Prof. Obaid Siddiqi
Prof. Obaid Siddiqi, National Research Professor at TIFR National Centre for Biological Sciences is a geneticist whose contributions to genetics and genetic neurobiology are well known. Professor Siddiqi was born in 1932 and educated at the Aligarh Muslim University and the University of Glasgow. He did his post doctoral research at Cold Spring Harbor Laboratory, at theUniversity of Pennsylvania and the MRC Laboratory in Cambridge, before joining the Tata Institute of
Fundamental Research in 1962. At TIFR, Prof. Siddiqi set up the Molecular Biology Unit, the first of its kind in India, which 30 years later, gave rise to TIFR National Centre for Biological Sciences, where he now works.
Prof. Siddiqi's early work was in plant embryology at Aligarh, and wheat genetics at the Indian Agricultural Research Institute, Delhi. At Glasgow, he turned to microbial genetics. He mapped the fine genetic structure of the paba gene and discovered polarized negative interference in crossing-over. He showed that recombinant bacteria inherit labeled DNA of biparental origin. Subsequently, Prof. Siddiqi and his colleagues showed that recombinant molecules can arise from conserved unreplicated DNA. In 1961, Siddiqi and Garen discovered suppressor of nonsense mutations in the gene for alkaline phosphatase. This work led to the notion of "stop"codons in the genetic code and the mechanism of chain termination during protein synthesis.
In the early seventies, Prof. Siddiqi took to genetic neurobiology of the fruit fly Drosophila melanogaster. He found a set of temperature-sensitive paralytic mutants which exhibit defects in electrical activity of nerves and muscles. This discovery has led to a deeper understanding of ionic mechanisms involved in nerve conduction
and synaptic transmission. Prof. Siddiqi and his associates have done pioneering work on neurogenetics of chemical senses, taste and smell. They have identified a variety of genes that control chemosensory behaviour of Drosophila. Some of these genes control sensory transduction, others regulate the formation of the neural network in the fly's brain. His work has opened up the prospects of an integrated behaviour-genetic and neurobiological approach to the study of sensory perception; it has led to an improved understanding of how olfactory information is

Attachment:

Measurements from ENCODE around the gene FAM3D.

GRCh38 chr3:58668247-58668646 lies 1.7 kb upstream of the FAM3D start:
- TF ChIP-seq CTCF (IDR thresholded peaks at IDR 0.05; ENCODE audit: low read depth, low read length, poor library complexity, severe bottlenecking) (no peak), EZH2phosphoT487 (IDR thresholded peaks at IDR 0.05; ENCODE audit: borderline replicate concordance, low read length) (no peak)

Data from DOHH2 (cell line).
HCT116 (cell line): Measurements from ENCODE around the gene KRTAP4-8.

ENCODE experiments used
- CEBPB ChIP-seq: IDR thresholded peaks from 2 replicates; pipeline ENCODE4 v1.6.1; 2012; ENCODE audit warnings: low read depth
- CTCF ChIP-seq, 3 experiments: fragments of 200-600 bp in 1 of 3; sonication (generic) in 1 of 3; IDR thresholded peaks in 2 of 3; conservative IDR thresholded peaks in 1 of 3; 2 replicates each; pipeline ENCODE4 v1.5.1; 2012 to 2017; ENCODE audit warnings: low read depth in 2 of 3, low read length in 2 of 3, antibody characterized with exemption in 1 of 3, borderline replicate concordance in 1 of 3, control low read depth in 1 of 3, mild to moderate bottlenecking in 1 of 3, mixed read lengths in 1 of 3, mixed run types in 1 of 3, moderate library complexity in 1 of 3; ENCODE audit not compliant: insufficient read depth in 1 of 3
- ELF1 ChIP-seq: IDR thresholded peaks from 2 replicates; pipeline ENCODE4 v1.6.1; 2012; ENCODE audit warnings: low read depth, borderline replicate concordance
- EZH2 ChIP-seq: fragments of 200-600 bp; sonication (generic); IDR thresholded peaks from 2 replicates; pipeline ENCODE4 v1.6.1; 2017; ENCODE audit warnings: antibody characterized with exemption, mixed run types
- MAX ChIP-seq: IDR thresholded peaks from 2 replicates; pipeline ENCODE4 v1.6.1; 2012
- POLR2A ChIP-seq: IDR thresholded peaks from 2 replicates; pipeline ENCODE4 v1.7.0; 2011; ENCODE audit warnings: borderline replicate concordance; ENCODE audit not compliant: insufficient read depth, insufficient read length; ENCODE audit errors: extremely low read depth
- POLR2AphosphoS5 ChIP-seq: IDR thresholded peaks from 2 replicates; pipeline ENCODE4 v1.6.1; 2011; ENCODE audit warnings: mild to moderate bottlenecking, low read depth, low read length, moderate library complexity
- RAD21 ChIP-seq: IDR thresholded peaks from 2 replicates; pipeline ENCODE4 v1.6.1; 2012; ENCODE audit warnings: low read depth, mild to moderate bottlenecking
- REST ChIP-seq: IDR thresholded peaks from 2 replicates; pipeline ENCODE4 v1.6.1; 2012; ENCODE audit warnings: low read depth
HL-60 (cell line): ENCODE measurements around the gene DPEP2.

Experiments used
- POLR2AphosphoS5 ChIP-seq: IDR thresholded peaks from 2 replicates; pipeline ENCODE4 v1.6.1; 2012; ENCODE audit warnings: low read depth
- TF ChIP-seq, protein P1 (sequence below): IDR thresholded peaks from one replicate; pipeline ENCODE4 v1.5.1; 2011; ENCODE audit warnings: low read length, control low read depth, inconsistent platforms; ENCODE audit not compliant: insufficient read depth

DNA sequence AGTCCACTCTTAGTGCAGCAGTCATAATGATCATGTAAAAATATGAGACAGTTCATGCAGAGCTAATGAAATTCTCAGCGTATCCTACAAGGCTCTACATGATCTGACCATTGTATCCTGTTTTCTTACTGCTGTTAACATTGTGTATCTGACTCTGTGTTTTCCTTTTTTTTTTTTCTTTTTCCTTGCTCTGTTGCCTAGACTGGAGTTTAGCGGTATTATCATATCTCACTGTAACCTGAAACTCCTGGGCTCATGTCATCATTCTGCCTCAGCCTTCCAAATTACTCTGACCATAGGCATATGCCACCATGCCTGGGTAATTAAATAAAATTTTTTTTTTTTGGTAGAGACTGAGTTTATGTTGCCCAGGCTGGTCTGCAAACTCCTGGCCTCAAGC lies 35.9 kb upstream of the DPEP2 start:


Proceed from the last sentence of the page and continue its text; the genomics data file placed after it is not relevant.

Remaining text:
encoded in the brain of the fly.
Prof. Siddiqi's contributions have been widely recognised. He has been elected to several academies including all the National Academies in India, the Royal Society, London, the US National Academy of Sciences and the Third World Academy, Trieste. He is a former President of the Indian Academy of Sciences. Prof. Siddiqi has held visiting professorships at Yale, Massachusetts Institute of Technology, Caltech and Cambridge University. He was twice Sherman Fairchild Distinguished Scholar at Caltech and is a life member of theClare Hall, Cambridge. The Aligarh Muslim University, the Banaras Hindu University, Jamia Hamdard, Kalyani University, IIT Kanpur and Jamia Millia have conferred upon him honorary degrees of D.Sc. He has received many prizes and awards, including the civil honours Padma Bhushan and Padma Vibhushan.